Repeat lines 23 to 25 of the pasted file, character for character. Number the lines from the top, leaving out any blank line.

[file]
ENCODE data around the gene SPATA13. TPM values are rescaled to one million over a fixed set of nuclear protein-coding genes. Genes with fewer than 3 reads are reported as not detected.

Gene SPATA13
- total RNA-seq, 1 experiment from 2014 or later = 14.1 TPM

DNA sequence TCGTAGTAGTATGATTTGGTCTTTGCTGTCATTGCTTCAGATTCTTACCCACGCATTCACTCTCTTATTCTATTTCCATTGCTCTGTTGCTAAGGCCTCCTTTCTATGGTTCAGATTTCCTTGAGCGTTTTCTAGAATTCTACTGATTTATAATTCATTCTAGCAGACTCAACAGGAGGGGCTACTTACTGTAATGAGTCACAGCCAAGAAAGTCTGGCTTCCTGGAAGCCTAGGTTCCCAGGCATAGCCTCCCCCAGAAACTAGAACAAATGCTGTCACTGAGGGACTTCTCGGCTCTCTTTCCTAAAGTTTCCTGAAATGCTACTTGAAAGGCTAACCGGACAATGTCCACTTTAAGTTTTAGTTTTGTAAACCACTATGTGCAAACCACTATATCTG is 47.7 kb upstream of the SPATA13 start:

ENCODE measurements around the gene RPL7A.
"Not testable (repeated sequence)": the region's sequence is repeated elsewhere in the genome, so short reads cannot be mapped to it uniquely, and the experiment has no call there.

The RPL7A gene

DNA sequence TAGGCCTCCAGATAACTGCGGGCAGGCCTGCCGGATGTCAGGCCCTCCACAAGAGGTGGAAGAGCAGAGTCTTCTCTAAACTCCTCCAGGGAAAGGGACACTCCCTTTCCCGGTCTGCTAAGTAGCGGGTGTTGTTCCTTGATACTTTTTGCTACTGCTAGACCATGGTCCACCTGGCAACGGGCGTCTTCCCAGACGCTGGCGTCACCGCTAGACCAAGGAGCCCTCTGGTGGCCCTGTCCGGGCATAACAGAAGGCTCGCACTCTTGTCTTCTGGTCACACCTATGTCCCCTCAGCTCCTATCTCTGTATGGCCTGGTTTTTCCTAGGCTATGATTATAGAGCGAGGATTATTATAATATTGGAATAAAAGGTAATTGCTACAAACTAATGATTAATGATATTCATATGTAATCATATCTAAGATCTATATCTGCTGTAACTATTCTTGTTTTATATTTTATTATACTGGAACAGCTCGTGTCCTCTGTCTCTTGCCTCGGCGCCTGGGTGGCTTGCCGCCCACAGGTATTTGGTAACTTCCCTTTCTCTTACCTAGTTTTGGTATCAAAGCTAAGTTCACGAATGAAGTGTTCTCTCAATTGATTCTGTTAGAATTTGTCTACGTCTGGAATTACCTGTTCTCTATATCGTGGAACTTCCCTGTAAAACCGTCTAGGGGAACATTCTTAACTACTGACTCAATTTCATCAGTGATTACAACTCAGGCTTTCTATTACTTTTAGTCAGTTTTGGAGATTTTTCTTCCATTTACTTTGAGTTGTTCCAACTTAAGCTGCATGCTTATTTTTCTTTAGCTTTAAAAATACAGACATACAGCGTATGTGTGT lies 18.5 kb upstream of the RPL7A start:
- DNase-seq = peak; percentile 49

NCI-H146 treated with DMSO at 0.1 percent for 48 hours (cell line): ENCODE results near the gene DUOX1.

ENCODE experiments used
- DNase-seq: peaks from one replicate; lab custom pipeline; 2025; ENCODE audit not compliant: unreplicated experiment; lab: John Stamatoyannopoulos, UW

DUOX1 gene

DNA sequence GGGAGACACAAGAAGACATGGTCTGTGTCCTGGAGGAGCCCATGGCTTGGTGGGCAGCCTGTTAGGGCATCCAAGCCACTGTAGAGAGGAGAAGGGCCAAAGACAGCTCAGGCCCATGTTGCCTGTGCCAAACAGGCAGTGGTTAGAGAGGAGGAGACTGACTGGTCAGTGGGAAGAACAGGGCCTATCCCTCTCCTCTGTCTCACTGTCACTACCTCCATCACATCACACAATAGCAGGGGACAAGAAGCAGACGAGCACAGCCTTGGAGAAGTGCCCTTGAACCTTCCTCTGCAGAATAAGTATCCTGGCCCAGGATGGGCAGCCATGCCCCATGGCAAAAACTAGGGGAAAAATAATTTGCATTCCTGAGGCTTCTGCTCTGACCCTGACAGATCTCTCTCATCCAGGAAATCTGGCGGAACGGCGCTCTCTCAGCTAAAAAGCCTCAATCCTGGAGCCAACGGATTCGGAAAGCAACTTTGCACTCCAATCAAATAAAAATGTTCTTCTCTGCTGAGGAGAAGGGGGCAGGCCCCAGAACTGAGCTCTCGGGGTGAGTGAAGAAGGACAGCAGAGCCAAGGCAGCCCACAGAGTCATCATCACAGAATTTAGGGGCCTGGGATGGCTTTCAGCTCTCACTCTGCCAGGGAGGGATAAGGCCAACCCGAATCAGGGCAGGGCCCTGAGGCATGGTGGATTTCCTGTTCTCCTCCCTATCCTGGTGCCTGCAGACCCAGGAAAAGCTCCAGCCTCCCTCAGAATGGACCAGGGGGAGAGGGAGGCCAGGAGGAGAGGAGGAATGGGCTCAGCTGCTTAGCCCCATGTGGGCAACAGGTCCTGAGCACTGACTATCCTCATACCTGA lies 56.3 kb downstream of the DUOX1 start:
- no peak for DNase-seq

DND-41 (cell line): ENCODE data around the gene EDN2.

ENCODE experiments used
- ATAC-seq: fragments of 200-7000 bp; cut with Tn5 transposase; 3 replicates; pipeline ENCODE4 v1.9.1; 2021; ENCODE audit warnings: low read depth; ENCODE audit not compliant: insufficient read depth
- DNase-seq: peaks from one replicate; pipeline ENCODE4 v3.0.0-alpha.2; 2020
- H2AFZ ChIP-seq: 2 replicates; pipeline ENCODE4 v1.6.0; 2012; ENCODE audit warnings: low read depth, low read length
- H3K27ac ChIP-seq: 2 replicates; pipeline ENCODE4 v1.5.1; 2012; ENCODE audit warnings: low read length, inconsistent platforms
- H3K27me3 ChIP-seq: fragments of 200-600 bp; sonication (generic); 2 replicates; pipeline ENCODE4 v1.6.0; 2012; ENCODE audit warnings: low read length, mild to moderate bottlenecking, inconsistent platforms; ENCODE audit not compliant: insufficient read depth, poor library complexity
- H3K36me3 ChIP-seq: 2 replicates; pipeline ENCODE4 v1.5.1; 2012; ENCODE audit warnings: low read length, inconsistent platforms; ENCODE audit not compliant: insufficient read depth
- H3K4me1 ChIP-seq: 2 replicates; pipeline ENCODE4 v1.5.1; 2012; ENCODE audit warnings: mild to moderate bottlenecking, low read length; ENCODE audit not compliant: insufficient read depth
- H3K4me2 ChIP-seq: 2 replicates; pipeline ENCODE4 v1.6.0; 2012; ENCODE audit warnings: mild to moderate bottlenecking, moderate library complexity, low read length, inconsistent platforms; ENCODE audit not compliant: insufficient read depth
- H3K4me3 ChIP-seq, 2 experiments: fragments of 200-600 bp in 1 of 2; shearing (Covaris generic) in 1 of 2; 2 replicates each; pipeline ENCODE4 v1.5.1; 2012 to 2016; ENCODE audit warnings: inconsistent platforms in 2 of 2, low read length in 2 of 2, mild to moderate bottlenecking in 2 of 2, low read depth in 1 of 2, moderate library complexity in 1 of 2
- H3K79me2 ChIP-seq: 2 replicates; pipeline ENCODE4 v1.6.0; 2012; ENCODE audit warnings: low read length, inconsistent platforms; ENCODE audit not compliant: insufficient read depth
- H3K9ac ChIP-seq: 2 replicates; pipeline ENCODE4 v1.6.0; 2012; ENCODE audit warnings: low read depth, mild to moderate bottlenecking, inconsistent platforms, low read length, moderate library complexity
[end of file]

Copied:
- H3K36me3 ChIP-seq: 2 replicates; pipeline ENCODE4 v1.5.1; 2012; ENCODE audit warnings: low read length, inconsistent platforms; ENCODE audit not compliant: insufficient read depth
- H3K4me1 ChIP-seq: 2 replicates; pipeline ENCODE4 v1.5.1; 2012; ENCODE audit warnings: mild to moderate bottlenecking, low read length; ENCODE audit not compliant: insufficient read depth
- H3K4me2 ChIP-seq: 2 replicates; pipeline ENCODE4 v1.6.0; 2012; ENCODE audit warnings: mild to moderate bottlenecking, moderate library complexity, low read length, inconsistent platforms; ENCODE audit not compliant: insufficient read depth